Warning from St Albans woman after traumatic aftermath of dental op

PUBLISHED: 06:00 27 June 2019 | UPDATED: 07:34 27 June 2019

Alex Maghie, from St Albans, needed a life-saving emergency operation to tackle three brain abscesses and is left paralysed down one side of her body.

Alex Maghie, from St Albans, needed a life-saving emergency operation to tackle three brain abscesses and is left paralysed down one side of her body.

Archant

Having a tooth removed nearly killed a St Albans woman, who is warning others to beware if they suffer headaches after dental surgery.

Alex Maghie, from St Albans, needed a life-saving emergency operation to tackle three brain abscesses and is left paralysed down one side of her body.Alex Maghie, from St Albans, needed a life-saving emergency operation to tackle three brain abscesses and is left paralysed down one side of her body.

Alex Maghie, 47, from Watsons Walk, needed a life-saving emergency operation to tackle THREE brain abscesses and is left paralysed down one side of her body.

Now she wants to spread awareness of the dangers of routine dental treatment.

She said: "I had a simple tooth extraction. No complications. There was no infection. It was painful but that's to be expected. A week later I had crippling pains in my head and aching limbs.

"Two weeks later I ended up having major brain surgery for major inflammation and cysts on my brain - a result of the tooth extraction.

"My brain was being attacked by bacteria. It is important people are aware. Please be vigilant. It's highly unusual but it's happened before and will happen again."

Unable to stop the agony, she visited her GP who referred her to hospital. A scan immediately revealed swelling and a lesion in her brain and she was transferred to a London neurology hospital, where a team of specialists worked to determine the cause.

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Medics feared a cancerous brain tumour, tropical disease or tuberculosis and Alex underwent many tests and scans.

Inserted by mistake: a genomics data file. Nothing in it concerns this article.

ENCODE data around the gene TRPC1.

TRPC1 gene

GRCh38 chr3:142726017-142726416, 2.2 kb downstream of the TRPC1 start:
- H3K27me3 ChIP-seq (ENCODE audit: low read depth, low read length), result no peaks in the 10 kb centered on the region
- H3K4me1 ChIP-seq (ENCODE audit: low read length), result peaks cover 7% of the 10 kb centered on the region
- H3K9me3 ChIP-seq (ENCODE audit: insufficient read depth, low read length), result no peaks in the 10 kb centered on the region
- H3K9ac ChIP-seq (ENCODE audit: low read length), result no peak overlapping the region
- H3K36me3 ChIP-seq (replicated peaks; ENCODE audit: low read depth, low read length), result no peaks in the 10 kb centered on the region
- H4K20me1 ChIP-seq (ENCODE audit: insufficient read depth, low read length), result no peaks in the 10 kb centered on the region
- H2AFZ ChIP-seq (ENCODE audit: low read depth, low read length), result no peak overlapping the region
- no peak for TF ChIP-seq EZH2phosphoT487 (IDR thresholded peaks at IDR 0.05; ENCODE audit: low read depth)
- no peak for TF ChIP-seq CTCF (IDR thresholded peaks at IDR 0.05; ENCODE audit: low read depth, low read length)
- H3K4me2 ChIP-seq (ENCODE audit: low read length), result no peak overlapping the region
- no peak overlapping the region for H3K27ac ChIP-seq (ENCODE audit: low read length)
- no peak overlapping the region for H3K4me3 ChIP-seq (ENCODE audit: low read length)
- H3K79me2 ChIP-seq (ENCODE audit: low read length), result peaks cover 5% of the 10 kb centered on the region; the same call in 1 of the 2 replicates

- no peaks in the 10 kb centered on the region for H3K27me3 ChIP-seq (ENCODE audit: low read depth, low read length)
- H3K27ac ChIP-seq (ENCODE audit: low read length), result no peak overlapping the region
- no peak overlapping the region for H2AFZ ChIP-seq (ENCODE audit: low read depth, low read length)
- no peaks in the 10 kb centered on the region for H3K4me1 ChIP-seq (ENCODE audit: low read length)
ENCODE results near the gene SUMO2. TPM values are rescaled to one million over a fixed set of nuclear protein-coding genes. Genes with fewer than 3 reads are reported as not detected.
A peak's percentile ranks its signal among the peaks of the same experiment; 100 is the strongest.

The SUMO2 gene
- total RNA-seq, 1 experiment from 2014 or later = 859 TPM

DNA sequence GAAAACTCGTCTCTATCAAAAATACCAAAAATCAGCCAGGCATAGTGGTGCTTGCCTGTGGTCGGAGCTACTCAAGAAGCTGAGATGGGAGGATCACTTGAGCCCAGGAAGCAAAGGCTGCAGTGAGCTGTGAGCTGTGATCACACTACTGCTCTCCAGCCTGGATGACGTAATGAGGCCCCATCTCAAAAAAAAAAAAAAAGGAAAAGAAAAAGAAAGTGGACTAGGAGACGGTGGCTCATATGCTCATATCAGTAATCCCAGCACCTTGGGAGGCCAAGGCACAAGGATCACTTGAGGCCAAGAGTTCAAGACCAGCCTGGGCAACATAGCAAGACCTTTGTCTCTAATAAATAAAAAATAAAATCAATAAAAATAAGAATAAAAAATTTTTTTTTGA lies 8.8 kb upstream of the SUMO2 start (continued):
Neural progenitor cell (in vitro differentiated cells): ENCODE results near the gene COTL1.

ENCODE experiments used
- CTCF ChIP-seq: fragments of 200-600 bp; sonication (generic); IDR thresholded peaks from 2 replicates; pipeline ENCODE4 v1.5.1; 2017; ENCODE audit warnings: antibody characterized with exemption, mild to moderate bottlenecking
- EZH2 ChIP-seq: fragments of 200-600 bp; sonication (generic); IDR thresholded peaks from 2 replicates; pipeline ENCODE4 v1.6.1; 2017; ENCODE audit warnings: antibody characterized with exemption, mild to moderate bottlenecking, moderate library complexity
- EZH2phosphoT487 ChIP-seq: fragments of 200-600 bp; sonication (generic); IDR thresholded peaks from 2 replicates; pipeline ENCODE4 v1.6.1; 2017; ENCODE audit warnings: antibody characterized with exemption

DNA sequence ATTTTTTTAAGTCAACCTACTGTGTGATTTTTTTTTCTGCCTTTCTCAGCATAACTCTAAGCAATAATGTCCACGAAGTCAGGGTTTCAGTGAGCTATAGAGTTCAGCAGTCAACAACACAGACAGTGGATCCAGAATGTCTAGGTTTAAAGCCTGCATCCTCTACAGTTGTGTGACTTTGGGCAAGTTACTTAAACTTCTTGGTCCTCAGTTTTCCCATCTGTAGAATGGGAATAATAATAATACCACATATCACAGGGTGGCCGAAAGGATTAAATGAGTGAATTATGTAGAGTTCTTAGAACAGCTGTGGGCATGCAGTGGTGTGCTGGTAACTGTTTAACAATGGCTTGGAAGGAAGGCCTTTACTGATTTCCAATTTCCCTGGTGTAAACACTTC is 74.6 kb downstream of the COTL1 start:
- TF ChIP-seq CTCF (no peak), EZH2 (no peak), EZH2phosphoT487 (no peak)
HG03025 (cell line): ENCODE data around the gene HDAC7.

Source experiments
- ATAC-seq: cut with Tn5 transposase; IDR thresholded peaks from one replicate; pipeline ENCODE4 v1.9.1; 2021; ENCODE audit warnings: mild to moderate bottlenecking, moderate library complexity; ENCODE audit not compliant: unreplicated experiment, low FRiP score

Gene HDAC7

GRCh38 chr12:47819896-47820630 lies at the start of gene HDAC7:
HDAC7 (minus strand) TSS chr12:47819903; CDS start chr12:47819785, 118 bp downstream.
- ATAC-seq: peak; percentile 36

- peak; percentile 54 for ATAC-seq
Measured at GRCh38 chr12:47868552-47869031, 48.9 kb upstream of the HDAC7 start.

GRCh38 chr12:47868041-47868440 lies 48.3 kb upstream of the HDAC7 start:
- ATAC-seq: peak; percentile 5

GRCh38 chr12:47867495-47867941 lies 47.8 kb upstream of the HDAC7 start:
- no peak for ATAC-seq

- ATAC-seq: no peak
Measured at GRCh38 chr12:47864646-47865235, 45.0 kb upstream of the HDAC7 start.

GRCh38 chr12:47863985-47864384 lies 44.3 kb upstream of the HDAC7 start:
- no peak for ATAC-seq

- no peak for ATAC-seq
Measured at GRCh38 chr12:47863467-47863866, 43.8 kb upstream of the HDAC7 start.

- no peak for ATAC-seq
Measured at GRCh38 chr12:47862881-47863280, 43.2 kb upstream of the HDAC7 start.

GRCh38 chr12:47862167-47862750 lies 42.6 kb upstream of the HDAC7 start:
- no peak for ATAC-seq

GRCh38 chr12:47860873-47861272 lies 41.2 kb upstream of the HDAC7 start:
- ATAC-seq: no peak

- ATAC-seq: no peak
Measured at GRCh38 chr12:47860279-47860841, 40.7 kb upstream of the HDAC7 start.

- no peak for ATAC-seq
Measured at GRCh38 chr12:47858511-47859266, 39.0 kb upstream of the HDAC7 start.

Then a risky biopsy on her brain abscesses showed the problem was caused by bacteria - called streptococcus milleri - directly linked to the tooth extraction.

She spent three weeks receiving hospital treatment including intravenous antibiotics and steroids and surgeons don't know if her brain function will ever return to normal.

The personal assistant is numb down her left side and she still can't feel her arm or leg. She is visited at home, daily by a nurse.

Alex has been signed off work for two months, requires daily injections of strong antibiotics for six more weeks and is worried she won't be able to type when she returns to her job at a London-based PR agency.

She added: "I've been incredibly lucky. My doctors took me seriously and acted quickly. Please keep an eye on any unusual symptoms or crippling head pains after dental surgery and visit your doctor immediately, if you are in any doubt. I'm just so glad to be alive. I feel truly blessed to have come out the other side."

According to the NHS, brain abscesses are pus-filled swellings in the brain. They occur when bacteria or fungi enter brain tissue after an infection or severe head injury.

Although the risk of developing a brain abscess is extremely low in England, it is a life-threatening condition requiring urgent medical treatment. Untreated or left too long, it can be fatal.

Symptoms can occur quickly or slowly and include headache, confusion, irritability, problems with nerve function, a high temperature, fits, vision changes, a stiff neck and nausea and vomiting.

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